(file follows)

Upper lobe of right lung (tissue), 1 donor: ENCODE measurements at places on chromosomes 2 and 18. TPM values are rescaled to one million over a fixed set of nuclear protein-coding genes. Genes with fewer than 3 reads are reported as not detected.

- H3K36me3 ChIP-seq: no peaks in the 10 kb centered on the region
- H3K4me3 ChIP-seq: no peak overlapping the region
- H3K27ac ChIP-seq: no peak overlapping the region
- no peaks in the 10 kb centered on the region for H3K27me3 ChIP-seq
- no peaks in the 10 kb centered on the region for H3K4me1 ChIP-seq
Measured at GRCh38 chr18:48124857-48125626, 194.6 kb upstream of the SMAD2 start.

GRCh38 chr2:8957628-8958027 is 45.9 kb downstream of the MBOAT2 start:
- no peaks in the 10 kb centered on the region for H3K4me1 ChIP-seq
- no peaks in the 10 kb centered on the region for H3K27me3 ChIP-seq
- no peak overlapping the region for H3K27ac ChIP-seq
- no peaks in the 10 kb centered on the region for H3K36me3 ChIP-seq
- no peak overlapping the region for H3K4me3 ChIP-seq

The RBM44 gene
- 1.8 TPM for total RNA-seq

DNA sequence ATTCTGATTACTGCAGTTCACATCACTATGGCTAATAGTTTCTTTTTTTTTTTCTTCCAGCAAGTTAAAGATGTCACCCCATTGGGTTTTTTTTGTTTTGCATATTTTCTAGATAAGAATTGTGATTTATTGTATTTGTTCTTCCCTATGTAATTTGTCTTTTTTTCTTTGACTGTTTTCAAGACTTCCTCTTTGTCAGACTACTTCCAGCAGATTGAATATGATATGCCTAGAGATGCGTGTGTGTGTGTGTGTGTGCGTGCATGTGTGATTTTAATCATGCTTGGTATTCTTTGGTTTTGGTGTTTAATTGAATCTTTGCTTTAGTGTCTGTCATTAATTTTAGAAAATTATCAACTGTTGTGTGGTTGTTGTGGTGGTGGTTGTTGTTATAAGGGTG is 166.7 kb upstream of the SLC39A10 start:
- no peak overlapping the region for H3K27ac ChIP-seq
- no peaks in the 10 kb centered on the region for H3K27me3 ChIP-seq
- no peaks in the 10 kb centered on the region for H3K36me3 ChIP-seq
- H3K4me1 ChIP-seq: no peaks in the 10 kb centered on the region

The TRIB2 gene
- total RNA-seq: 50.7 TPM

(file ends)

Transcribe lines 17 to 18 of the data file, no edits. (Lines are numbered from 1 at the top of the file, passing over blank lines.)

- no peak overlapping the region for H3K27ac ChIP-seq
- no peaks in the 10 kb centered on the region for H3K27me3 ChIP-seq